The reason you’ll receive an IRS Form 1099 is if you earned income as an independent contractor, sole proprietor, sole owner of an LLC, or a self-employed person.
As a sole proprietor, you work for yourself, while small business owners who run LLCs, partnerships, or corporations may hire employees, independent contractors, or both.
As a self-employed individual, there are certain filing requirements when it comes to tax time. You must pay self-employment tax (SE tax) as well as federal income tax and state tax (if applicable). SE tax is a Social Security and Medicare tax for individuals who work for themselves. If you work for an employer, your company pays half the Social Security and Medicare taxes (7.65%) and you pay the other 7.65%, which your company will withhold from your paycheck.
However, because you do not work for an employer, you are responsible for the total tax amount. As a self-employed individual, you pay the full 15.3% tax, and deduct 7.65% of that tax as a business expense.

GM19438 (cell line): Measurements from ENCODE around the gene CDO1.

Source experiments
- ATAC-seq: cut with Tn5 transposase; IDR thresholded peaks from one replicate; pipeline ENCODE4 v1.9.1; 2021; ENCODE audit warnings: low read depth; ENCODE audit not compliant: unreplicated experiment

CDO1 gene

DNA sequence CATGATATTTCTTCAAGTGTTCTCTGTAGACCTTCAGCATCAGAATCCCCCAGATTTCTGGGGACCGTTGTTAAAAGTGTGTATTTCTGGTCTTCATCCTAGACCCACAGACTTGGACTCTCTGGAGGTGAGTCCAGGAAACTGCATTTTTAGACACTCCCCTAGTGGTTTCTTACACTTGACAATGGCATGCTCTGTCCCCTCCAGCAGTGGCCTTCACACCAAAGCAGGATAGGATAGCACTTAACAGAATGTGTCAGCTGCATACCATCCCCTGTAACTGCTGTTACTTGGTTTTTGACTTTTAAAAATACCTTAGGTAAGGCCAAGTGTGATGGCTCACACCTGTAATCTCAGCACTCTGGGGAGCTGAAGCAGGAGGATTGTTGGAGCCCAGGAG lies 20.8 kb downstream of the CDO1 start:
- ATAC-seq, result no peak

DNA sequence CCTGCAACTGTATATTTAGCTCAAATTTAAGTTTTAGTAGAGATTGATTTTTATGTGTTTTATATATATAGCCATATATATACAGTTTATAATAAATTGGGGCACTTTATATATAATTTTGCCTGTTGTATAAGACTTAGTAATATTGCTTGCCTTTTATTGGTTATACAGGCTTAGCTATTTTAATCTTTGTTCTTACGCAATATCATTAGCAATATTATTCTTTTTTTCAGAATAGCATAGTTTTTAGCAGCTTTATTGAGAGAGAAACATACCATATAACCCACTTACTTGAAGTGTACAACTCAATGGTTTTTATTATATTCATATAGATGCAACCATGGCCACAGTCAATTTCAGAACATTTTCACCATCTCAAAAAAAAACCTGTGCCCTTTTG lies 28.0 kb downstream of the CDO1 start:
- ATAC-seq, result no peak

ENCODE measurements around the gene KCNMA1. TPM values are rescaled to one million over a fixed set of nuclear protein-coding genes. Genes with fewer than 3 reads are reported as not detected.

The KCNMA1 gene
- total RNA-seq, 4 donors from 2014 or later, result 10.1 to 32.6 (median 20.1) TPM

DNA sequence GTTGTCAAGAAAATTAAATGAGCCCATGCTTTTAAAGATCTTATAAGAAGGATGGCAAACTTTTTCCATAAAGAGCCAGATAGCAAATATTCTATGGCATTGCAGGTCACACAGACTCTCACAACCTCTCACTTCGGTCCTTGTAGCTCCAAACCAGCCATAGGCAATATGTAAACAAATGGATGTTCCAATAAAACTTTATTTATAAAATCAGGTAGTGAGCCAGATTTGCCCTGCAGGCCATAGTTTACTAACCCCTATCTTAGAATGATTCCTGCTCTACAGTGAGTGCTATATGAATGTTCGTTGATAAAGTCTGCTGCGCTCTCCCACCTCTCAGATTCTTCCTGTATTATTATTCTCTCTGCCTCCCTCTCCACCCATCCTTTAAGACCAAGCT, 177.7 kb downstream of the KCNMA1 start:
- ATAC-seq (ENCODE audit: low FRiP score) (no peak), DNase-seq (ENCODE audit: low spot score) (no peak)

If you’re self-employed, you’re responsible for tracking your own income instead of having your income tracked through an employer’s payroll software. As a result, you could make unintentional errors on your taxes.
If you want to keep more of your hard-earned money, take a close look at these seven common mistakes that many individuals make on 1099s, plus four tax tips to help you avoid an audit.